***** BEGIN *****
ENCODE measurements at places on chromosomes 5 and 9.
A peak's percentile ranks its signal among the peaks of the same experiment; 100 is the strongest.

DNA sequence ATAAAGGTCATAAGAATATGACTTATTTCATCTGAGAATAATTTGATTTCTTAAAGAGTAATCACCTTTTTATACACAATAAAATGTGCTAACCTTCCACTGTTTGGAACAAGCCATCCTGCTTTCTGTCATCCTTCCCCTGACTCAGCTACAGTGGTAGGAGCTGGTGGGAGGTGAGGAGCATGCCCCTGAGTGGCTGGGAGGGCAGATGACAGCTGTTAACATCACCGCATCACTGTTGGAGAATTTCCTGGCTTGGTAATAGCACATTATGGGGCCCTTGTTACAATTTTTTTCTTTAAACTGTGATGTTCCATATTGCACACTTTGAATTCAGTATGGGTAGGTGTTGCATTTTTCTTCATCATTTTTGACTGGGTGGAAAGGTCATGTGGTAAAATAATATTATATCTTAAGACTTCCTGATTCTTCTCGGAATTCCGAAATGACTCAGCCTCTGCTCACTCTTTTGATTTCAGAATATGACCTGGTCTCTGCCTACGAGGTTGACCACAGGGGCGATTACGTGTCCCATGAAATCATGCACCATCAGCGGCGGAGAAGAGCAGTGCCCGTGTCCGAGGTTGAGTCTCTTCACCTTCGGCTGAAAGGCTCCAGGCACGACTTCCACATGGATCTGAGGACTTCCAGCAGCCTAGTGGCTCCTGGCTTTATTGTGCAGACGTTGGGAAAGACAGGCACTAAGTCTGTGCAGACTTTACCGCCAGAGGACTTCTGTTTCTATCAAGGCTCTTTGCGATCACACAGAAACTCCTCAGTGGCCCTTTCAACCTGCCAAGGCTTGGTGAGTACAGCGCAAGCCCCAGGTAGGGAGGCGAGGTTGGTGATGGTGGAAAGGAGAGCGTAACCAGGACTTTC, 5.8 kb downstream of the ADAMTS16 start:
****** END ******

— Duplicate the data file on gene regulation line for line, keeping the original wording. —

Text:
ENCODE measurements at places on chromosomes 5 and 9.
A peak's percentile ranks its signal among the peaks of the same experiment; 100 is the strongest.

DNA sequence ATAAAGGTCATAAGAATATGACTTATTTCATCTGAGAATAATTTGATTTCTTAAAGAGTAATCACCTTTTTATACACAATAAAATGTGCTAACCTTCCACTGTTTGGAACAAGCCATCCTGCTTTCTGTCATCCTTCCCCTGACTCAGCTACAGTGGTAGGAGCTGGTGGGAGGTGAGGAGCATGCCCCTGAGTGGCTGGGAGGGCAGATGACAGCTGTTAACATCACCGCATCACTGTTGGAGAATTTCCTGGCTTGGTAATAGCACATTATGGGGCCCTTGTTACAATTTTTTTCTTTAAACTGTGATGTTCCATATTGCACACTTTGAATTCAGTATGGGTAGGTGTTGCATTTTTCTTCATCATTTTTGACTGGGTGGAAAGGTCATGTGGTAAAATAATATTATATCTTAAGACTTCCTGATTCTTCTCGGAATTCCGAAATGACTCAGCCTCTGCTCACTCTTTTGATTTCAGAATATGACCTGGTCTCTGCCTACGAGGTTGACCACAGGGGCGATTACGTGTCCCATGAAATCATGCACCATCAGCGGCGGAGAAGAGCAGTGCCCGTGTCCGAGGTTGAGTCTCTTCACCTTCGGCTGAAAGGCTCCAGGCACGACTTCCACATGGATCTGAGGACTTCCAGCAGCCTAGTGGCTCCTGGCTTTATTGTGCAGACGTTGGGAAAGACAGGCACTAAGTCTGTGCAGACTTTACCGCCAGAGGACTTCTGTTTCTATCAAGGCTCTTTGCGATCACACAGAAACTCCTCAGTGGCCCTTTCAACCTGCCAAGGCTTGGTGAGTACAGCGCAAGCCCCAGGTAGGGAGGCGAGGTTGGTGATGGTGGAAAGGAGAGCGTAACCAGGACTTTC, 5.8 kb downstream of the ADAMTS16 start: